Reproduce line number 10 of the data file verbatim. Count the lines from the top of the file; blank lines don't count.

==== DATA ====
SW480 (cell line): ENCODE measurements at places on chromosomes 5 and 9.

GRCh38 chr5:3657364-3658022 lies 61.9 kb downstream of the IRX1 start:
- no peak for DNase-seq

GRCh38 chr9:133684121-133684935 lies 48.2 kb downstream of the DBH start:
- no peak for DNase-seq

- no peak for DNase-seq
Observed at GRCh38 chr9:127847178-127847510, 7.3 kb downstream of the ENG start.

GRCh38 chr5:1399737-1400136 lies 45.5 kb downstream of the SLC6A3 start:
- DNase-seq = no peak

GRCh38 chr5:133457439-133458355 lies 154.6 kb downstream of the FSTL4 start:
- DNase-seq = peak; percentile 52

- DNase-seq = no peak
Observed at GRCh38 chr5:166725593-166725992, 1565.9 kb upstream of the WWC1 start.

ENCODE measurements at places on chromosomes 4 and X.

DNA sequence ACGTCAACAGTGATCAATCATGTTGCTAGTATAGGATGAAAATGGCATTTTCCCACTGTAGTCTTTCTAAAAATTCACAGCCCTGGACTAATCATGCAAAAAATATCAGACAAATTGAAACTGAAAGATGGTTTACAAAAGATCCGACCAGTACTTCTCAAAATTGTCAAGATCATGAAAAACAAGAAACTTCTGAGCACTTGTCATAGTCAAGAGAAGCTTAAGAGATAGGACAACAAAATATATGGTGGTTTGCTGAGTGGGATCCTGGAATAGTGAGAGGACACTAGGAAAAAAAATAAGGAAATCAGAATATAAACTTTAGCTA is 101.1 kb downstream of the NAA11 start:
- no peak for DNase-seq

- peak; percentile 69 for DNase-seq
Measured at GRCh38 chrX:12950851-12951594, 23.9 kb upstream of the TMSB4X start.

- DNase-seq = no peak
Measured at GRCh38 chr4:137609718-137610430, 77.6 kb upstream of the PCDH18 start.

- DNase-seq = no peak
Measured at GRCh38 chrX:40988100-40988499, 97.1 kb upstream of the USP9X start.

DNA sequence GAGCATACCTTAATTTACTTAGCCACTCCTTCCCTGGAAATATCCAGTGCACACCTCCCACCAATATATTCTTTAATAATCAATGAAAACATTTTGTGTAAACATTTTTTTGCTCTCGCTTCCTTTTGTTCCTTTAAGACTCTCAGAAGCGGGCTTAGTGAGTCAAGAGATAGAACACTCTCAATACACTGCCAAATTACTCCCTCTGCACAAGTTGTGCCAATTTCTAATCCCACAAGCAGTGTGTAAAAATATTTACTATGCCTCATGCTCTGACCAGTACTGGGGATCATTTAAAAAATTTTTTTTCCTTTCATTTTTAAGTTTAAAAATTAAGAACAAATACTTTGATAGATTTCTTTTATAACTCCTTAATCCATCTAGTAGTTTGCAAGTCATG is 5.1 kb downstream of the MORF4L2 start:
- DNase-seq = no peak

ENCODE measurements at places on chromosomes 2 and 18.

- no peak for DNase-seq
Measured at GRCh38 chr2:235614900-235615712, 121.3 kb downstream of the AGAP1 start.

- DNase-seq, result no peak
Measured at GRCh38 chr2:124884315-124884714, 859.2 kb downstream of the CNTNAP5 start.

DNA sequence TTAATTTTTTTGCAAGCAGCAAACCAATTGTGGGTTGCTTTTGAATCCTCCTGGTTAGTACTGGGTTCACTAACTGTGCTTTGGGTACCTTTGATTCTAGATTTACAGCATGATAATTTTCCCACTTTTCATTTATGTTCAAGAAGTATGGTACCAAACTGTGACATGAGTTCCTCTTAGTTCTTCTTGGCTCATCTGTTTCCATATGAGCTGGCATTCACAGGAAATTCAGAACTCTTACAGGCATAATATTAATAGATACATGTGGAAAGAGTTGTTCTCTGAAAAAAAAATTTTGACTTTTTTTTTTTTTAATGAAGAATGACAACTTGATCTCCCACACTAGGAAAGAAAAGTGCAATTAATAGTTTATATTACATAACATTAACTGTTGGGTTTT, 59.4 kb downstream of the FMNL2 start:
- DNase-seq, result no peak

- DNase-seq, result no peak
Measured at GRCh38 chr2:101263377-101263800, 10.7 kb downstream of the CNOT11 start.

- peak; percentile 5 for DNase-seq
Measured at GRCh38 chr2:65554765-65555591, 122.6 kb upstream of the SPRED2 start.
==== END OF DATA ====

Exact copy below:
GRCh38 chr5:133457439-133458355 lies 154.6 kb downstream of the FSTL4 start: